Experts Reveals How Hard Recovery Could Be For 13 Reportedly Tortured Siblings

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January 19, 2018Jan 19, 2018

After a pattern of abuse that for some in the Turpin family could have gone on for more than two decades, the 13 California siblings found starving and living in miserable conditions are now free. But even as they heal from some of the physical effects of malnutrition, the recovery process from years of alleged psychological abuse could take far longer than many people would expect.

57-year-old David Allen Turpin and 49-year-old Louise Anna Turpin are facing numerous charges of child abuse, abuse of dependent adults, false imprisonment, and torture. David was also hit with a charge of lewd conduct with a child under the age of 14.

During a court hearing on Thursday, the parents both pleaded not guilty. More charges could be brought to bear as the investigation continues. If found guilty of all the existing accusations, they could be sentenced to 94 years to life in prison.

Evidence and victim testimonies have told an account of starvation, beatings, psychological manipulations, and almost complete isolation from society, imposed on the six kids and seven young adults by their own biological parents. Reportedly, the siblings were even subjected to weeks and months of being chained up without access to a bathroom for committing infractions in the extremely strict household.

Whatever the extent of the abuse was, it all ended when one of the siblings, a 17-year-old girl, escaped the house on Sunday and called for help. Now the kids are being treated together at one pediatrics hospital while the adults are being treated together at another medical facility.

Authorities were shocked to discover that many of the siblings didn’t even have a concept of what a police officer, pills, or medication was, according to Fox News.

"To not even know something like that really speaks to how incredibly controlled their environment was. They're going to experience a culture shock even apart from the trauma they have undergone," explained mental health therapy expert Patricia Costales, who deals with these types of cases.

Her words match up with those of kidnapping-victim-turned-activist Elizabeth Smart, who said that the psychological chains holding her back from escaping during her 9 months in captivity were far more powerful than any physical ones.

The adult siblings appear to be stunted in growth, evidence of years of insufficient nutrition. The road to physical and psychological recovery will probably be much longer for them than their younger siblings.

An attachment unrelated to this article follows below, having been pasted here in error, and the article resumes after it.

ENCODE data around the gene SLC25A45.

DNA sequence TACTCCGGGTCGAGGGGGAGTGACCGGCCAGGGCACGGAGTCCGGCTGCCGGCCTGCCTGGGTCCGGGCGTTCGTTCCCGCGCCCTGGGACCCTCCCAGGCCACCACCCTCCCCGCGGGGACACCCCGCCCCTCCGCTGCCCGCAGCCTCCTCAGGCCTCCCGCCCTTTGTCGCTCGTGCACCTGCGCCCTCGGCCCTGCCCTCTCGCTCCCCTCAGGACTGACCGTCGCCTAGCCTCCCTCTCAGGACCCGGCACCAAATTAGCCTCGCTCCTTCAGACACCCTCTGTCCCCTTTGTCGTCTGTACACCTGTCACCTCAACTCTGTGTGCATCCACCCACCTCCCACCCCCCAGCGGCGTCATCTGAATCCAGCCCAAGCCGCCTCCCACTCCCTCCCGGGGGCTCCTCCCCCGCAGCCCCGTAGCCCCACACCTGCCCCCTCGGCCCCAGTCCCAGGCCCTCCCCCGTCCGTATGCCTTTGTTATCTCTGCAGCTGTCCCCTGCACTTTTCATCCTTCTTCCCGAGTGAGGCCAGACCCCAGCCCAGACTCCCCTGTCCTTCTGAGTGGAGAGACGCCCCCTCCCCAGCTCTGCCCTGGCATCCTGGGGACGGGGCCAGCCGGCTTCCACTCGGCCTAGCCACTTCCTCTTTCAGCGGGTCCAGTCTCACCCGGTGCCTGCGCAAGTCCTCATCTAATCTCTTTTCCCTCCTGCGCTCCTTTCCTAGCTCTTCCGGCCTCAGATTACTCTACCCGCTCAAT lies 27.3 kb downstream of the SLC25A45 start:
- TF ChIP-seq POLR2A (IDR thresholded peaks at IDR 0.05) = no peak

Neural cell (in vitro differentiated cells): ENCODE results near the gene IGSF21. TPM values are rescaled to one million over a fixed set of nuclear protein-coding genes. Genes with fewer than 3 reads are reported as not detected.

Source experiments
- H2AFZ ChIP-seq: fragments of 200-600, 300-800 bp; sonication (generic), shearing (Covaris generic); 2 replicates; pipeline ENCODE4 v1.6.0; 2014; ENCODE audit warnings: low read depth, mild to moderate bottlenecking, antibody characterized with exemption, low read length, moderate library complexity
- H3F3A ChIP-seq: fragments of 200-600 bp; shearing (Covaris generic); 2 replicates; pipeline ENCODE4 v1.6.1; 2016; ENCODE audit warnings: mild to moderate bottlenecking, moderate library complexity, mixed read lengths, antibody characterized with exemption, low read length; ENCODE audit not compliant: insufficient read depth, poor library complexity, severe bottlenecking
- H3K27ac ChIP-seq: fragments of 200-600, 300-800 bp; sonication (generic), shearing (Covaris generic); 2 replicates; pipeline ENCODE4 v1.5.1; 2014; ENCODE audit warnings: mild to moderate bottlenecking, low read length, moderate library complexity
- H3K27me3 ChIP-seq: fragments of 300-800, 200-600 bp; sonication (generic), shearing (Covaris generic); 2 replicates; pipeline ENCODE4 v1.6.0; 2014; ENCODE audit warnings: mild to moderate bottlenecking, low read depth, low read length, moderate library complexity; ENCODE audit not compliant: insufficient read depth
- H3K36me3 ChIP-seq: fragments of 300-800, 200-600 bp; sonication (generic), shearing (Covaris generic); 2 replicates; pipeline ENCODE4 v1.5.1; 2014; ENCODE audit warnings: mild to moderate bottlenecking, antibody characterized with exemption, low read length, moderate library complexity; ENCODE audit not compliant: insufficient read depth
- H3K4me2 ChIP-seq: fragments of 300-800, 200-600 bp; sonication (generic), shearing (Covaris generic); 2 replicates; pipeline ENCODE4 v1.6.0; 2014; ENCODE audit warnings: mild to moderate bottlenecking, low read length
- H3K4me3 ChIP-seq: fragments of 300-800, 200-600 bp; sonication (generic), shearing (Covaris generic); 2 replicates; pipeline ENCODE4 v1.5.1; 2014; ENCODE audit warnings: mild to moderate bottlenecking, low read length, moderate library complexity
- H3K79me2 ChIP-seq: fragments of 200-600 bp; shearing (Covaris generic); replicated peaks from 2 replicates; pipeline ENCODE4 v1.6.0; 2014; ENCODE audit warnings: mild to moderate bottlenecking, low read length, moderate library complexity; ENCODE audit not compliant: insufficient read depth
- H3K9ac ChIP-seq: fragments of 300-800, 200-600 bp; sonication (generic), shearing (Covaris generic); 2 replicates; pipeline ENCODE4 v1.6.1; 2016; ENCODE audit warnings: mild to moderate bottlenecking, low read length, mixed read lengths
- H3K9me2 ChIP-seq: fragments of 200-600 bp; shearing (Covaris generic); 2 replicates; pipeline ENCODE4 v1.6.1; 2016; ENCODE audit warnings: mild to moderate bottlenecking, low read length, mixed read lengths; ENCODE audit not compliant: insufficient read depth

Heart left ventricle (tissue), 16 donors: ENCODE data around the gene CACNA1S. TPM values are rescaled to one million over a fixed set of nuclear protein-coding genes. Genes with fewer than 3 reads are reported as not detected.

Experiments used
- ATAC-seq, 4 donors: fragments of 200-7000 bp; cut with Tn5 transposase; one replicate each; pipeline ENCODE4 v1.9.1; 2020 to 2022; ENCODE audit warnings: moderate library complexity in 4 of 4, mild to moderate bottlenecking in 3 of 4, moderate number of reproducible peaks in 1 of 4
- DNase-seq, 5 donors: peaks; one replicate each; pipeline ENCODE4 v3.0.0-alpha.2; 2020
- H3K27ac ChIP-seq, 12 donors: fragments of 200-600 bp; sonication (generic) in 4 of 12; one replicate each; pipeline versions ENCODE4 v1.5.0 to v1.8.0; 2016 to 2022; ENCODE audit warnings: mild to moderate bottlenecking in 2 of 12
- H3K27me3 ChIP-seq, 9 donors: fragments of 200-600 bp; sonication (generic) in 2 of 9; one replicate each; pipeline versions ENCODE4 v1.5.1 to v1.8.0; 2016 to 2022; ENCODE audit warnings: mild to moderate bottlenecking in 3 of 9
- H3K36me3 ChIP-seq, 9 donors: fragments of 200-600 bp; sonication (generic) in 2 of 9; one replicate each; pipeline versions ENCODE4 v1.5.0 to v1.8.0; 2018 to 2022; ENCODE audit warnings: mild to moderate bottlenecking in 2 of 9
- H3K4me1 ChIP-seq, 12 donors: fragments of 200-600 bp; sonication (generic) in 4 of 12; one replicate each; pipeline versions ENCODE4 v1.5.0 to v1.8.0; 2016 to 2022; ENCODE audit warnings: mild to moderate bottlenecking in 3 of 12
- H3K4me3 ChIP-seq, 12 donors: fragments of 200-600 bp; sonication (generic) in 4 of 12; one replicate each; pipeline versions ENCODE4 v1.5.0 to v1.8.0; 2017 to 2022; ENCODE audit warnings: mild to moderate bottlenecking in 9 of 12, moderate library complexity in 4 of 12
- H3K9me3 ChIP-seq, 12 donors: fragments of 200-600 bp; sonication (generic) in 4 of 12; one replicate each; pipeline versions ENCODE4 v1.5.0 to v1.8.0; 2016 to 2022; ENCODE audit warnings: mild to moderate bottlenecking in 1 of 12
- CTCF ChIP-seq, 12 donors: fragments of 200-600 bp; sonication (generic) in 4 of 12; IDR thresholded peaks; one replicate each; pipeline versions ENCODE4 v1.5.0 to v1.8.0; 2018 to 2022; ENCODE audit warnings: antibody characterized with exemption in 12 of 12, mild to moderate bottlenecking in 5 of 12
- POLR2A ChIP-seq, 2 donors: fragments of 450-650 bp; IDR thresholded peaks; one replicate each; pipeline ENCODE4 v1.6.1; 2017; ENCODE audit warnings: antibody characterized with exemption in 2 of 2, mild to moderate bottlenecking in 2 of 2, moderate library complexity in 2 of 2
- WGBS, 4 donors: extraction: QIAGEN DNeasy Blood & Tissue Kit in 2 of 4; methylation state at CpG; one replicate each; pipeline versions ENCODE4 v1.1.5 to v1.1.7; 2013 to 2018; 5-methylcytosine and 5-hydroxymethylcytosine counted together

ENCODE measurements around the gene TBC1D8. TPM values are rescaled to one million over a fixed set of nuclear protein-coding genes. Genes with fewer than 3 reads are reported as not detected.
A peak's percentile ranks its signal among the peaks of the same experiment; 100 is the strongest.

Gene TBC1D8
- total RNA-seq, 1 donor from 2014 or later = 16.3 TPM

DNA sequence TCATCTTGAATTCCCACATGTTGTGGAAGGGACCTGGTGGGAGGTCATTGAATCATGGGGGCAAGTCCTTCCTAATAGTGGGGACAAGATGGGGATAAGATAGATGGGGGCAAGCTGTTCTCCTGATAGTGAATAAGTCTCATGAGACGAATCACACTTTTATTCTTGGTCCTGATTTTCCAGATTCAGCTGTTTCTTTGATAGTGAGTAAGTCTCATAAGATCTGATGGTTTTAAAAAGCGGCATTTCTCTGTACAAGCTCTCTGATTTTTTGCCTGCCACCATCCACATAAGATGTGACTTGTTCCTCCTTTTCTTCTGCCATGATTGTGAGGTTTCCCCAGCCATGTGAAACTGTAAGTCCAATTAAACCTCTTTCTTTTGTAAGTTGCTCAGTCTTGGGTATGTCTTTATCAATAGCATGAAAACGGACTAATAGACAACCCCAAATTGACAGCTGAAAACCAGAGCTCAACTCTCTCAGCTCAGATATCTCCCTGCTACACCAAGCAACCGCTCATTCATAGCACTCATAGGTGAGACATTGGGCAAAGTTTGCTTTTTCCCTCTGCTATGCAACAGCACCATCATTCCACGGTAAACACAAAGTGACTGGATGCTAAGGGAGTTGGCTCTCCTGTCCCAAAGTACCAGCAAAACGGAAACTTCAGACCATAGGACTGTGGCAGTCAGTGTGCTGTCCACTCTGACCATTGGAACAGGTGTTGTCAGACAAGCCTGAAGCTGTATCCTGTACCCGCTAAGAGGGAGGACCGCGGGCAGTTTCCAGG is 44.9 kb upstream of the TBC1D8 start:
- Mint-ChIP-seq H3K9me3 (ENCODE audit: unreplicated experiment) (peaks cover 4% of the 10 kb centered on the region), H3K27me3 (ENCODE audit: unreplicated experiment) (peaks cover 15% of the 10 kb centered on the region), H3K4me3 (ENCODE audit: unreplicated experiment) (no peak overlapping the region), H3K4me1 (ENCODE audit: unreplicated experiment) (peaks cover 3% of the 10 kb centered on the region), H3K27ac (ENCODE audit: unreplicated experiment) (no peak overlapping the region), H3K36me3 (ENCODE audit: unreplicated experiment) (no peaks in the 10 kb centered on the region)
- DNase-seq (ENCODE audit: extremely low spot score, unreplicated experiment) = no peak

With the minors, Costales explained, "Their brains are still adapting, they're still forming, they're still developing their understanding of the world. But someone who has experienced these things for 20-some years of their life will have a lot of learning to do about what relationships are like, what the world is like, how they're supposed to be treated."

Although the siblings have been described as being “relieved” to be out of their previous situation, clinical psychologist Jessica Borelli warned that the drive to be back with their parents could be strong in spite of how horrific the abuse seems to have been.

Borelli explained, "When we come into this world, our attachment figures are our primary sources of safety and security, no matter how abusive they are. That impulse or that draw to be back with the people who are supposed to keep you safe is incredibly strong, and that is what has to be overridden to get out of an abusive situation."

She does believe that the 17-year-old who escaped is different from the ones who did not, and that difference could make her a help to her siblings.

"To me, that is a sign she has something inside of her that is really healthy. One of the things that happens with really prolonged abuse like this is the instincts about self-protection and the desire to protect oneself are totally disrupted — but she has it. So, I think she might be someone who can help," Borelli theorized.

Clinical psychologist Abbey Kanzer added, "The hope for treatment is to find a way so the trauma becomes a contained part of what happened to them. It becomes part of their story, but not their complete story."

Please pray for the hope and healing that comes from above, too, as these precious children and young adults grapple with how to navigate in a whole new world. In related news, prosecutor Mike Hestrin has revealed more details about their lives to ABC News and has tremendous praise for the 17-year-old escapee.

Next: Prosecutor Gives New Details on Life of 13 Siblings, Heroism of Girl Who EscapedJan 19, 2018